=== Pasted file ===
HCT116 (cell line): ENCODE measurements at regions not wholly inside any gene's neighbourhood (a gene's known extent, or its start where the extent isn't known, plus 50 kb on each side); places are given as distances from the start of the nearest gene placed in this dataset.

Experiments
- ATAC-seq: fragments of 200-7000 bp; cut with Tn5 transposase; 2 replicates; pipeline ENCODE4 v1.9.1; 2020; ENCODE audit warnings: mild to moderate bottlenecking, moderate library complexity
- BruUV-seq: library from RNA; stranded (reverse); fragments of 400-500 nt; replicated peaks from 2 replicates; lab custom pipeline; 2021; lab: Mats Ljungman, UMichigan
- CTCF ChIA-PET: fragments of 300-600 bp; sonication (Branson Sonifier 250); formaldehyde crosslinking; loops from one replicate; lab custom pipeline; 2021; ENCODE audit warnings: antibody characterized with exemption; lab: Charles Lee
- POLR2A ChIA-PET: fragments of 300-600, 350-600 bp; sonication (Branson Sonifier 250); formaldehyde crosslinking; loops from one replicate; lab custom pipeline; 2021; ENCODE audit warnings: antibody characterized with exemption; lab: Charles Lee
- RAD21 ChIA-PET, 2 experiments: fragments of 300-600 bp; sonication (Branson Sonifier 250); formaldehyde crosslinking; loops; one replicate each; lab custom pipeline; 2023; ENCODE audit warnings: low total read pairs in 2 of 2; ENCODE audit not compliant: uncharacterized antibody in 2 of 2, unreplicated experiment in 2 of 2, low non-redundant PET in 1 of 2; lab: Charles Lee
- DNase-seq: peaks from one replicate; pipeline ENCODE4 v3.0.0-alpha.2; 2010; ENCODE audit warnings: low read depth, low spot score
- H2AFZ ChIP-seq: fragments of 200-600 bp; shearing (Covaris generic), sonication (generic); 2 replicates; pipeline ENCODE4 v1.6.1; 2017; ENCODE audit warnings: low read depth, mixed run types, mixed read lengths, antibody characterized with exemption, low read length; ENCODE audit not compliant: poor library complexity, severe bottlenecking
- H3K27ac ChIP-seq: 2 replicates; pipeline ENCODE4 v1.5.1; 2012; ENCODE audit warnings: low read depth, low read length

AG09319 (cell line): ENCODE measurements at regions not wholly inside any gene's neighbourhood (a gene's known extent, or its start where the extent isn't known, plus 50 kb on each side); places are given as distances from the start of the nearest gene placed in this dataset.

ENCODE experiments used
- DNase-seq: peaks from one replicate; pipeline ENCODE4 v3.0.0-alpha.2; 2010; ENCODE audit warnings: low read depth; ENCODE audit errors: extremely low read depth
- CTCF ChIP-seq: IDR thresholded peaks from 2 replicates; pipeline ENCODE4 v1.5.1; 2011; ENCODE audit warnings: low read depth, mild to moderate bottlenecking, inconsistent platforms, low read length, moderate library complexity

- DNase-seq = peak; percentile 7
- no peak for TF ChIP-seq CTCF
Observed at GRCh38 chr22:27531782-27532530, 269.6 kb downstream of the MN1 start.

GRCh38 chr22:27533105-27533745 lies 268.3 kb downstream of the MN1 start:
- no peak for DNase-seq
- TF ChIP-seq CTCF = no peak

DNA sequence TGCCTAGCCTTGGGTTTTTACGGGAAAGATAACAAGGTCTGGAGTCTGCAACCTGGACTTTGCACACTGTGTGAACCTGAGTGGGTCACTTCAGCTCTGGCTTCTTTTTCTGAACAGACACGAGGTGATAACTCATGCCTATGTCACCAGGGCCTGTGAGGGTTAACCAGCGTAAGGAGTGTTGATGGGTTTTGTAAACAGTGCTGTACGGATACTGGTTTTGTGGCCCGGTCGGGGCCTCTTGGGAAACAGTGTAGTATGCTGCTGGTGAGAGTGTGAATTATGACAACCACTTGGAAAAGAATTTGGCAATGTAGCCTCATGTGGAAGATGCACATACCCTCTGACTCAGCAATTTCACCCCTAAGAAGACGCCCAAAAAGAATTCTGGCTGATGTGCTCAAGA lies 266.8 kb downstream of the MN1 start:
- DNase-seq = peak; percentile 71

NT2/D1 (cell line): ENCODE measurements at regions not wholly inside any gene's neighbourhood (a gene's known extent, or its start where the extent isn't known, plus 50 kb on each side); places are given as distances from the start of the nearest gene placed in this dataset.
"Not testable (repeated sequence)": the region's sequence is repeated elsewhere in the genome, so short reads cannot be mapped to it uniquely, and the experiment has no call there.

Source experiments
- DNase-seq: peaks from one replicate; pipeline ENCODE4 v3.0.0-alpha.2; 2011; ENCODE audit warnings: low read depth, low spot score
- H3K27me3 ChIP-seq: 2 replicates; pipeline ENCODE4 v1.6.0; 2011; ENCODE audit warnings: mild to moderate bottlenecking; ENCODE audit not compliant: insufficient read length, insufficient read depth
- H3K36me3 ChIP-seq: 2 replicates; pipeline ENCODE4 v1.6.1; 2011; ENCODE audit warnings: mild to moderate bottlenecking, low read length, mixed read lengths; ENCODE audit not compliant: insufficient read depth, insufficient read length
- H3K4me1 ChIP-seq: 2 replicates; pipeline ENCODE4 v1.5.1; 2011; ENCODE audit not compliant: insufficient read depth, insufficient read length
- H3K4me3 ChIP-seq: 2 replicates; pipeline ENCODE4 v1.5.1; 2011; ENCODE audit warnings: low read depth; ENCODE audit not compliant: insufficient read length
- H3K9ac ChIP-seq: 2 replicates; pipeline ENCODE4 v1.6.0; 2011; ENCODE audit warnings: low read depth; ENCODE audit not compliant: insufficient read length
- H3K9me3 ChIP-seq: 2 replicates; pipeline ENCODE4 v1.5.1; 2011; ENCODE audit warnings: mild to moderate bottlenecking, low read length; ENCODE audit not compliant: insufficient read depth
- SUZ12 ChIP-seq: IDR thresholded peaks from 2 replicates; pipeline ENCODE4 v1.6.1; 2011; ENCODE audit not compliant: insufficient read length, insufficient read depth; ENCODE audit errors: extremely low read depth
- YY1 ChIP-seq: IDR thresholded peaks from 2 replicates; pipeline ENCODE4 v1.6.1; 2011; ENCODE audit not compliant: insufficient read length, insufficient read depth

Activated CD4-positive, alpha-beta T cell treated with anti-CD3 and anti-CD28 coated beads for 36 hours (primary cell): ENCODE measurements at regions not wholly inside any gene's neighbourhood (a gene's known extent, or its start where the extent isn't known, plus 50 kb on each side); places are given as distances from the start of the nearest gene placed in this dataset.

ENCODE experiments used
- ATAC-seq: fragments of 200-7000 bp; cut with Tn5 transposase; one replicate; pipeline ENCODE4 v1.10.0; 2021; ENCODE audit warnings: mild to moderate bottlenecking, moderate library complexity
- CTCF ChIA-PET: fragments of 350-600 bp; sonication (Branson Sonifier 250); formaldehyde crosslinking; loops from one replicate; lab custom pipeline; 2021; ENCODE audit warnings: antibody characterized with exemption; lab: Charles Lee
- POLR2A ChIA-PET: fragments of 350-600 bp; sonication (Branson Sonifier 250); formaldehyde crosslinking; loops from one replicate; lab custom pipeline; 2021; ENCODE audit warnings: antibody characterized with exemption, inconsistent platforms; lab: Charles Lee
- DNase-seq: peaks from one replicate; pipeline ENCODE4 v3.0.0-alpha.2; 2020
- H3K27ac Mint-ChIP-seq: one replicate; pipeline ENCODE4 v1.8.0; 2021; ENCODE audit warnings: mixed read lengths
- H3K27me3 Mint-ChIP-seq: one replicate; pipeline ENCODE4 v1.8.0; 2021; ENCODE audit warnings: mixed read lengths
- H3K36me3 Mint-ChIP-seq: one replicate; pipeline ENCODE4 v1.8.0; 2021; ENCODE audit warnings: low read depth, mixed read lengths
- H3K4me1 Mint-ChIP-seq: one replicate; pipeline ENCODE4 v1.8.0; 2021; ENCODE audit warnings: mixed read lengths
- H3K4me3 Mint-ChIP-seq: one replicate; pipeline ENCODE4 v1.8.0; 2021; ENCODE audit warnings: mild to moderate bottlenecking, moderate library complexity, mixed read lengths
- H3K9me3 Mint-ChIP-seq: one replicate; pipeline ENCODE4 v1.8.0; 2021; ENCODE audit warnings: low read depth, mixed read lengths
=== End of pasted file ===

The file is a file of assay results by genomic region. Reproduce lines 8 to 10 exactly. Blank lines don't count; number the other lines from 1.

- DNase-seq: peaks from one replicate; pipeline ENCODE4 v3.0.0-alpha.2; 2010; ENCODE audit warnings: low read depth, low spot score
- H2AFZ ChIP-seq: fragments of 200-600 bp; shearing (Covaris generic), sonication (generic); 2 replicates; pipeline ENCODE4 v1.6.1; 2017; ENCODE audit warnings: low read depth, mixed run types, mixed read lengths, antibody characterized with exemption, low read length; ENCODE audit not compliant: poor library complexity, severe bottlenecking
- H3K27ac ChIP-seq: 2 replicates; pipeline ENCODE4 v1.5.1; 2012; ENCODE audit warnings: low read depth, low read length